Overview

Goal: Updating linux in chroot environment.

One advantange of multiboot is that you can update other OS, while you are still working with current OS.

Here I use openSUSE as a primary OS, while updating other OS in chroot environment

These three OS below share very similar chroot method. There are only minor differences.

  • Debian

  • Fedora

  • KaOSx


Debian

Just use normal chroot method. The only issue is resolv.conf symbolic link.

chroot

Do this sequence of command, to do chroot:

% mount /media/Debian

% sudo mount --rbind  /dev /media/Debian/dev
% sudo mount --make-rslave /media/Debian/dev
% sudo mount -t proc /proc /media/Debian/proc
% sudo mount --rbind  /sys /media/Debian/sys
% sudo mount --make-rslave /media/Debian/sys
% sudo mount --rbind  /tmp /media/Debian/tmp 

% sudo chroot /media/Debian

I adapt the command above from Gentoo manual.

chroot: Debian: chroot

This will take you to Debian root.

Dio Putra suggestion

My friend, Dio Putra that has encrypted Debian partition, private message me, and gave me this suggestion.

  • mount -o bind instead of mount --rbind, This rbind make this hard to be unmounted.

  • umount -R instead of umount -f

  • No need to bind /tmp

Rename resolv.conf

To enable internat access, we must have /etc/resolv.conf. We need to get rid of the original symlink, and replace with a new one.

/etc/resolv.conf -> /run/NetworkManager/resolv.conf
% sudo mv /media/Debian/etc/resolv.conf /media/Debian/etc/resolv.conf.symlink
% sudo cp -L /etc/resolv.conf /media/Debian/etc/

chroot: Debian: rename /etc/resolv.conf

There is this other method using fstab.

/etc/resolv.conf chroot_folder/etc/resolv.conf none bind,auto 0 0

Update

# mount -a
# apt update
# apt upgrade

chroot: Debian: APT update

Restore resolv.conf

Do not forget to restore the original /etc/resolv.conf

% sudo rm /media/Debian/etc/resolv.conf
% sudo mv /media/Debian/etc/resolv.conf.symlink /media/Debian/etc/resolv.conf

chroot: Debian: restore /etc/resolv.conf

Post chroot

Just exit, you will be back to original user prompt.

# exit

Unmount all

% sudo umount /media/Debian/dev
% sudo umount /media/Debian/proc
% sudo umount /media/Debian/sys
% sudo umount /media/Debian/tmp 

Sometimes the volume is busy, you need the -f argument.

umount: /media/Debian/dev: target is busy
        (In some cases useful info about processes that
         use the device is found by lsof(8) or fuser(1).)

Sometimes it can’t be unmount.


Fedora

Just use normal chroot method. The only issue is resolv.conf symbolic link.

chroot

Do this sequence of command, to do chroot:

% mount /media/Fedora

% sudo mount --rbind  /dev /media/Fedora/dev
% sudo mount --make-rslave /media/Fedora/dev
% sudo mount -t proc /proc /media/Fedora/proc
% sudo mount --rbind  /sys /media/Fedora/sys
% sudo mount --make-rslave /media/Fedora/sys
% sudo mount --rbind  /tmp /media/Fedora/tmp 

% sudo chroot /media/Fedora

This will take you to Fedora root.

# mount -a
# dnf refresh

Rename resolv.conf

But there is an issue that we have to solve with Fedora. There is no internet access, because /etc/resolv.conf does not exist. Normally we just need to copy the file, but it cannot be copied because it is a symlink to /var/run/NetworkManager/resolv.conf that does not exit.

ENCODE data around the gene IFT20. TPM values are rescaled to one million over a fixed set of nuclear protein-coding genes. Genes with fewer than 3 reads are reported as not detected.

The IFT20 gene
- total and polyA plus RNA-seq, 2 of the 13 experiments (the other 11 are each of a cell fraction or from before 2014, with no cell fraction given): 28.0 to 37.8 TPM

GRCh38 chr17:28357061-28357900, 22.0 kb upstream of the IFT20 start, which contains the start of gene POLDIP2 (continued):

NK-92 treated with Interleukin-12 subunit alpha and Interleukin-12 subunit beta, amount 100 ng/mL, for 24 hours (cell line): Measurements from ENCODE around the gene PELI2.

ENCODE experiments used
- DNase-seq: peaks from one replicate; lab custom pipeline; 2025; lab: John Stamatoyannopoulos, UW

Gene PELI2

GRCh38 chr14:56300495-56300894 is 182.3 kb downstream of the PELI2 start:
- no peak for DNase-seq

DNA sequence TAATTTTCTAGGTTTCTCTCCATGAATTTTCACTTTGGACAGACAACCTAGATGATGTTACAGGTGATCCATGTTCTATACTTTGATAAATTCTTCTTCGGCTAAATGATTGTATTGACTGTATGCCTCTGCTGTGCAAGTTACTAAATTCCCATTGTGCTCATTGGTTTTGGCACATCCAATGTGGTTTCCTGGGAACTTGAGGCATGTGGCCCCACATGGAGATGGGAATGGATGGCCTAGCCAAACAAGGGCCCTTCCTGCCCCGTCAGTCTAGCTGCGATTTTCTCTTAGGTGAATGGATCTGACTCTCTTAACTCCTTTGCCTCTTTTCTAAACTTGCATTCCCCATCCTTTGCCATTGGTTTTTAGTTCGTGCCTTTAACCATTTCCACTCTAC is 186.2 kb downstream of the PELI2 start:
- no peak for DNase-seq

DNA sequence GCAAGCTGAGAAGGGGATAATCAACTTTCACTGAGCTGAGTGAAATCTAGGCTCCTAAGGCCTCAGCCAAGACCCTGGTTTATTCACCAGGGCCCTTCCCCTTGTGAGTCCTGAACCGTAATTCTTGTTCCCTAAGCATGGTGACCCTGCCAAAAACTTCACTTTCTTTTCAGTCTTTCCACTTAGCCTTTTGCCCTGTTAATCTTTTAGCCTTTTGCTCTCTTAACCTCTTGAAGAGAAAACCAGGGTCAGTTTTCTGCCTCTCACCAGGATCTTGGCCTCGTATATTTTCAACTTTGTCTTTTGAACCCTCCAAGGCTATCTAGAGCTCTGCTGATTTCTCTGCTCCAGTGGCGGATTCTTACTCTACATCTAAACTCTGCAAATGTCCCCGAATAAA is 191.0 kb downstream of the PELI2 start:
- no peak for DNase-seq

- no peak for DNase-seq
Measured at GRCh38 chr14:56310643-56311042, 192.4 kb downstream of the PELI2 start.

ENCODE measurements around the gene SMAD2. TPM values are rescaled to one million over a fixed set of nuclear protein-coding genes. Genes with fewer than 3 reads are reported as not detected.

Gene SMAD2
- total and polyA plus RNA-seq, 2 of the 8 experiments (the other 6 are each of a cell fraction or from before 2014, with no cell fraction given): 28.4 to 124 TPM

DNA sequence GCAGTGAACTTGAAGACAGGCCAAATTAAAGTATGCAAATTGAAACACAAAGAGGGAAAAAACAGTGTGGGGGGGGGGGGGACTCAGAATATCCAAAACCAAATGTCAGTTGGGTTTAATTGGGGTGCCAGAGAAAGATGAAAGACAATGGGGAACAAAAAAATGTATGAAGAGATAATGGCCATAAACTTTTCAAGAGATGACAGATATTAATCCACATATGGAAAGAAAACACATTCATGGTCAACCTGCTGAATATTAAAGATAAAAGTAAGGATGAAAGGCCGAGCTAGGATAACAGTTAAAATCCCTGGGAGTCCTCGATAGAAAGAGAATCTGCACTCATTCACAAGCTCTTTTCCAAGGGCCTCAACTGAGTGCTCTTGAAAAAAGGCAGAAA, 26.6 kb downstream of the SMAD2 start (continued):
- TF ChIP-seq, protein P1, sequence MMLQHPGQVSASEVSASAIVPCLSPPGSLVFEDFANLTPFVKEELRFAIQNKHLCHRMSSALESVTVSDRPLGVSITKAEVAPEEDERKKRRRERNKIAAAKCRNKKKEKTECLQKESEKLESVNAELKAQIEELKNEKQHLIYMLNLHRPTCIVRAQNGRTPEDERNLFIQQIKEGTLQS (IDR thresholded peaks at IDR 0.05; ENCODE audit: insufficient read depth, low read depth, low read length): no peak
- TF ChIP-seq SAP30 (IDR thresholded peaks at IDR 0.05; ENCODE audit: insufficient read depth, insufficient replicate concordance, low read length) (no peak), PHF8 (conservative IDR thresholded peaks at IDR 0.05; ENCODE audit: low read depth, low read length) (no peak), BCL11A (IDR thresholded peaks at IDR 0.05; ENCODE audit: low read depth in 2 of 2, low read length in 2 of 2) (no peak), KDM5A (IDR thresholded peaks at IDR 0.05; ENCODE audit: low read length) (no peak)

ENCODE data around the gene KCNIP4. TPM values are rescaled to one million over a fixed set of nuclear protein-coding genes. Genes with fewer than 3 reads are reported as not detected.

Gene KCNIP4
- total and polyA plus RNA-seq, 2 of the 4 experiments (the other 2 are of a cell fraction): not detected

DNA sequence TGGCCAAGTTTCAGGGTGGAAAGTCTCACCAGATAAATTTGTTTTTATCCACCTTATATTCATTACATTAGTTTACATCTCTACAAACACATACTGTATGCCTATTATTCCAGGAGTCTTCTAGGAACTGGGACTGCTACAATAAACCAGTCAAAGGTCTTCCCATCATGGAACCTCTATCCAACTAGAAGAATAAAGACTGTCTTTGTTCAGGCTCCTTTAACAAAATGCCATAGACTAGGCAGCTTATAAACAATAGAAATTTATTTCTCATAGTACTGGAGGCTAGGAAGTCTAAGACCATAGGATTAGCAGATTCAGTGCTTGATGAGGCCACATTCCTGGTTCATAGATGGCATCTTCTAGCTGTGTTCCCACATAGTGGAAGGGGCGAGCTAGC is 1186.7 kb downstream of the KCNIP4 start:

/etc/resolv.conf -> /var/run/NetworkManager/resolv.conf

chroot: Fedora: resolv

To solve this, we just need to rename

# mv /etc/resolv.conf /etc/resolv.conf.symlink

Open other terminal, and now you can copy.

% sudo cp -L /etc/resolv.conf /media/Fedora/etc/

Update

# dnf refresh
# dnf update

chroot: Fedora: DNF update

Restore resolv.conf

Do not forget to restore the original /etc/resolv.conf

# rm /etc/resolv.conf
rm: remove regular file '/etc/resolv.conf'? y

# mv /etc/resolv.conf.symlink /etc/resolv.conf

Post chroot

Just exit, you will be back to original user prompt.

# exit

Unmount all

% sudo umount /media/Fedora/dev
% sudo umount /media/Fedora/proc
% sudo umount /media/Fedora/sys
% sudo umount /media/Fedora/tmp 

Sometimes the volume is busy, you need the -f argument.


KaOSx

Just use normal chroot method. No issue at all.

chroot

Do this sequence of command, to do chroot:

% mount /media/KaOSx

% sudo mount --rbind  /dev /media/KaOSx/dev
% sudo mount --make-rslave /media/KaOSx/dev
% sudo mount -t proc /proc /media/KaOSx/proc
% sudo mount --rbind  /sys /media/KaOSx/sys
% sudo mount --make-rslave /media/KaOSx/sys
% sudo mount --rbind  /tmp /media/KaOSx/tmp 

% sudo chroot /media/KaOSx

I adapt the command above from Gentoo manual.

chroot: KaOSx: chroot

This will take you to KaOSx root.

Copy resolv.conf

To enable internat access, we must have /etc/resolv.conf.

% sudo cp -L /etc/resolv.conf /media/KaOSx/etc/

chroot: KaOSx: rename /etc/resolv.conf

No need to restore anything later.

Update

# pacman -Syu

chroot: KaOSx: pacman -Syu

Post chroot

Just exit, you will be back to original user prompt.

# exit

Unmount all

% sudo umount /media/KaOSx/dev
% sudo umount /media/KaOSx/proc
% sudo umount /media/KaOSx/sys
% sudo umount /media/KaOSx/tmp 

chroot: KaOSx: umount

Sometimes the volume is busy, you need the -f argument. Sometimes it can’t be unmount.


Miscellanous

Reading

arch-chroot

If you are in Ubuntu, you are lucky, that Ubuntu support arch-install-scripts.

Tools


What’s next

Consider continue reading [ Network: Samba ].